Now, with industry in hibernation, a smaller project still represents a coup for downtown St. Paul, which hasn’t scored a major residential tower in nearly two decades, and where there’s almost no luxury housing. Lux sees an opportunity, however, with a light-rail line on the horizon and a supermarket now committed.

It was big news in 2007 when the Ralph’s food chain announced it would build a 50,000-square-foot supermarket in downtown Los Angeles, a location the company had abandoned in the 1950s. “Is downtown Los Angeles finally a neighborhood?” the Los Angeles Times wondered.

Lunds pleased with first urban-style store
Similar projects have opened in Baltimore and Washington, D.C., in recent years, as well as in Minneapolis, where, by all accounts, Lunds is pleased with its first urban-style store. It emphasizes ready-to-eat deli items, lots of organic produce and walk-in customers who shop more than once a week. (There’s also an attached parking garage and a condo tower, the Cobalt, on the upper floors.)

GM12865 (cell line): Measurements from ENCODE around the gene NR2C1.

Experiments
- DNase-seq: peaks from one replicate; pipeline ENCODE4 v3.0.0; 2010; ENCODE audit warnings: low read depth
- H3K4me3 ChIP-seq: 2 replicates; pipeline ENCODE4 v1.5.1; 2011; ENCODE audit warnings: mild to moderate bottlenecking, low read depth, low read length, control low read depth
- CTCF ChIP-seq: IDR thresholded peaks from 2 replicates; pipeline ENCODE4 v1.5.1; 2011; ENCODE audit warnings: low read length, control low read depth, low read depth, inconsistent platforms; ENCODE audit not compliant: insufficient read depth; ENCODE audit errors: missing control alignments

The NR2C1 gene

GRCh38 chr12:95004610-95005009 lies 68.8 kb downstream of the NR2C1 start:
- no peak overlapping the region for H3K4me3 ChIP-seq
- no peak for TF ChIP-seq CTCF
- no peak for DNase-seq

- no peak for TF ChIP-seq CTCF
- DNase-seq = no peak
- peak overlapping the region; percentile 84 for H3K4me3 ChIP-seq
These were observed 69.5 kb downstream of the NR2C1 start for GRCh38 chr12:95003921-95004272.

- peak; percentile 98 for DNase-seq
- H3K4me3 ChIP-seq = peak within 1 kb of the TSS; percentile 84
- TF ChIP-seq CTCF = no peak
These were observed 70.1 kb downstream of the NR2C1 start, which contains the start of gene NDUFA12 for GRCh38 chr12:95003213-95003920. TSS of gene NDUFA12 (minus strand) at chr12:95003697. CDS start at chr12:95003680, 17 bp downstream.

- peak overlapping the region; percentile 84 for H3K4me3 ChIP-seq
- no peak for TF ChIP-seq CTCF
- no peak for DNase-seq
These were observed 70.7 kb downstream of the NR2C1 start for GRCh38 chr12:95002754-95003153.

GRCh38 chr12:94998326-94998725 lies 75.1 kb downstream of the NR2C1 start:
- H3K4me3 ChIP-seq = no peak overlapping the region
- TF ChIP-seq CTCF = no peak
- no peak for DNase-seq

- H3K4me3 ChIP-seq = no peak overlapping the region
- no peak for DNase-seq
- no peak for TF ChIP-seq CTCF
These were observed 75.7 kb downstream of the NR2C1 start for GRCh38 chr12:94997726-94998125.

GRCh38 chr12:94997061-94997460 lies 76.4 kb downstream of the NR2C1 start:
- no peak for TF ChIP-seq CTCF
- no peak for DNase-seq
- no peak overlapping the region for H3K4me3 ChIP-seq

“It’s very successful and popular,” said Lunds spokesman Aaron Sorenson. The company considers it a prototype for a second downtown Minneapolis store to be built at 10th and Hennepin, and for the St. Paul store.

With about 7,400 residents and 65,000 workers, downtown St. Paul has only a fraction of the residential and workforce numbers of downtown Minneapolis (30,000 residents, 160,000 workers). But its riverfront setting and its stock of historic buildings are unmatched. Something as simple as a grocery store could be an important catalyst. I’ve never thought that St. Paul should try to become a conventional downtown filled with office towers and chain stores. It should capitalize on its best features: historic buildings, two of the loveliest parks anywhere (Rice and Mears), cozy streets and a picturesque setting. St. Paul has terrific residential bones.